Good Artists Copy, Great Artists Steal

Leonardo da Vinci, Manet, Rodin, Bacon, Emin, Perry, Warhol, Levine, Dali

Date/time:
30 April - 02 July 2020
Thursdays 10.45am - 12.45pm
Venue:
The University Women’s Club, 2 Audley Square, London W1K 1DB
Lecturer:
Dr. Marie-Anne Mancio
Fees:
Full course (10 sessions) £499.00
Single lecture £59.00
(includes morning coffee, tea and biscuits)

Book your place now on Good Artists Copy, Great Artists Steal

“Erudite, articulate, thought‐provoking”

Art is not made in a vacuum and, as Picasso recognised, the question of ownership in art – whether of images or ideas – is contentious. The notion of copying was once distinct from imitation and plagiarism was not stigmatised as it is now. Even originality was a nineteenth century notion. Artists have always borrowed, or stolen from one another in all sorts of ways. Sometimes they’ve lifted a figure from one composition to transpose it into another; other times they have re‐presented another artist’s entire work as their own. Discover how contemporary art and the art of the past are much closer than you think.

The Thinker, Auguste Rodin
J. E. Blanche, Jean Cocteau, 1913 Édouard Manet, Le Déjeuner sur l'herbe

Course outline

30
Apr
2020
Influence

‘Poor is the pupil who does not surpass his master’ (Leonardo da Vinci)

For Renaissance artists, copying, assimilating, and then surpassing their contemporaries was an essential part of their training and bore no stigma. Gossaert borrowed from Durer, Raphael from Leonardo, and so forth. Discover how the concept of paragone inspired them and trace the ways in which they quoted one another.

07
May
2020
Prestige

‘No one can be a painter unless he cares for painting above all else’ (Manet)

Manet’s notorious ‘Dejeuner sur l’herbe’ was not wholly his own composition but from whom did he borrow and why? Explore how some of the most shocking artists of the 19th century made their modernity more palatable by echoing established art of previous centuries.

14
May
2020
Rediscovery

‘I invent nothing, I rediscover’ (Rodin)

The rediscovery of the classical world, including the excavations at Herculaneum and Pompeii in the 18th century would inspire new generations of artists, architects, and designers like Robert Adam, manufacturer, Josiah Wedgwood, Flaxman, Palladio, and later Rodin. But even before that, Renaissance artists like Botticelli, Michelangelo, and Titian were referencing the antique.

21
May
2020
Distortion

‘What I want to do is to distort the thing far beyond the appearance, but in the distortion to bring it back to a recording of the appearance’ (Francis Bacon)

Bacon borrowed from Cimabue, Velasquez, Poussin, Eisenstein, newspaper photographs, and more to develop a new pictorial language. Unpick the myriad artists that appear in his oeuvre and that of others.

28
May
2020
Abjection

‘Most people don’t do something seminal. I’ve done it twice: with my tent and my bed’ (Tracey Emin)

In 1999, Emin’s My Bed was perhaps the most controversial non‐winner of the Turner Prize ever. Yet it drew on all kinds of precedents including the paintings of Munch, Schiele’s drawings, Picasso’s late works, and so on. It also inspired other artists.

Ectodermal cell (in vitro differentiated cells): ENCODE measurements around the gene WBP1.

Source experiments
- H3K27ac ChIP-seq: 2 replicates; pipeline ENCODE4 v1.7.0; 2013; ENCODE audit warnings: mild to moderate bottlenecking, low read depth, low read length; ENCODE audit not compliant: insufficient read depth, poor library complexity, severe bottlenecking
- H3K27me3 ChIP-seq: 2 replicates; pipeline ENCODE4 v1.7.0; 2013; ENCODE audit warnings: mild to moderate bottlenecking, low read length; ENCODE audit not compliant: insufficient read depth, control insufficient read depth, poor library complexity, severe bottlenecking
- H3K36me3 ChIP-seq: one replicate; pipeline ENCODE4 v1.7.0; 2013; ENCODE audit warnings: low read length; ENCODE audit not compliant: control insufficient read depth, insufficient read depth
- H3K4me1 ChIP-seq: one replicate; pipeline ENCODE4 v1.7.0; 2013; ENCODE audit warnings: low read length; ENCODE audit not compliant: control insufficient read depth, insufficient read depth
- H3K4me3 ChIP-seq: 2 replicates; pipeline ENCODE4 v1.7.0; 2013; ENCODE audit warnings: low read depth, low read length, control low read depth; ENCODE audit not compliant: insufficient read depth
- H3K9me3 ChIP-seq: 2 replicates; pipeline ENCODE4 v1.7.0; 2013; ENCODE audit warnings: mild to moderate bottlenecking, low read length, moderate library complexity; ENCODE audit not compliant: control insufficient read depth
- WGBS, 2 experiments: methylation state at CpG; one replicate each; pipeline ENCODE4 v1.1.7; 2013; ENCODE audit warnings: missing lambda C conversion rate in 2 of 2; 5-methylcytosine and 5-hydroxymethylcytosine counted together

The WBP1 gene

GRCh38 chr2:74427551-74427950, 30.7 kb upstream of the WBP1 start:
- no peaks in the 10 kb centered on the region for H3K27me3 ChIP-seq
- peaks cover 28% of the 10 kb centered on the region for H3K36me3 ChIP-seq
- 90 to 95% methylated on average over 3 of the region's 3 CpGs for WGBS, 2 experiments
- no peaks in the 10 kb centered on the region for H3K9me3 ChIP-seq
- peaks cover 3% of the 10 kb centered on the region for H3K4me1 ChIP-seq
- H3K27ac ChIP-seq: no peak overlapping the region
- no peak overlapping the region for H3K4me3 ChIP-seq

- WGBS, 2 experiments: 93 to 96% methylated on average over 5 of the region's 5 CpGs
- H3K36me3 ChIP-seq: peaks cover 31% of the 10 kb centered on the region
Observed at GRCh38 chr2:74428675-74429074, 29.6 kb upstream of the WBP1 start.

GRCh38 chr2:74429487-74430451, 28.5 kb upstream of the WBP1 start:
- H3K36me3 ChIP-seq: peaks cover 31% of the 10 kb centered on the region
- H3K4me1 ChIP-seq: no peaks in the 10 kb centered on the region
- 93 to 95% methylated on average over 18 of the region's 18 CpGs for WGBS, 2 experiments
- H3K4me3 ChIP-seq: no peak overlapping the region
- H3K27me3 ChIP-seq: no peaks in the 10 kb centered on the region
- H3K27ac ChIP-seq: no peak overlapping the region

04
Jun
2020
Deconstruction

‘An original artist is unable to copy. So he has only to copy in order to be original’ (Jean Cocteau)

Some artists have deconstructed the art of the past to make political points. From a bruise‐battered ‘Lady with the Ermine’ to a deconstructed Frida Kahlo garment, see how painters, photographers, architects, fashion and furniture designers have turned to the past to shine a spotlight on the present.

11
Jun
2020
Parody

‘Art history is a global version of that old children’s game Chinese whispers’ (Grayson Perry)

Arguably Hogarth was one of Britain’s first artists to be considered quintessentially British because of his themes and ‘National Treasure,’ Grayson Perry, has explicitly referenced him. Before him, Duchamp also used humour in his treatment of ‘masterpieces.’

18
Jun
2020
Transformation

‘People do tend to avoid new realities; they’d rather just add details to the old ones. It’s as simple as that’ (Andy Warhol)

The King of Pop Art, Warhol was known for borrowing images from brands, logos, pictures and newspaper articles – essentially, popular culture – and transforming them into high art. But how was he sampled by subsequent artists like YBA Gavin Turk and 1980s superstar Jeff Koons?

25
Jun
2020
Theft

‘Every word, every image, is leased and mortgaged’ (Sherrie Levine)

In the 1980s and 90s, appropriation was the new fashion with artists like Sherrie Levine, Richard Prince, and Elaine Sturtevant borrowing other artworks outright. How do these differ from professional copyists or forgers? And what’s changed since Durer threatened to murder a copyist?

02
Jul
2020
Back to the Future

‘Those who do not want to imitate anything, produce nothing’ (Salvador Dali)

With the enforcement of copyright laws hampering artists’ abilities to use ‘found’ images such as newspaper photographs for fear of being sued, and with the proliferation of digital culture, has ‘stealing’ become subtler? Discuss the future of art.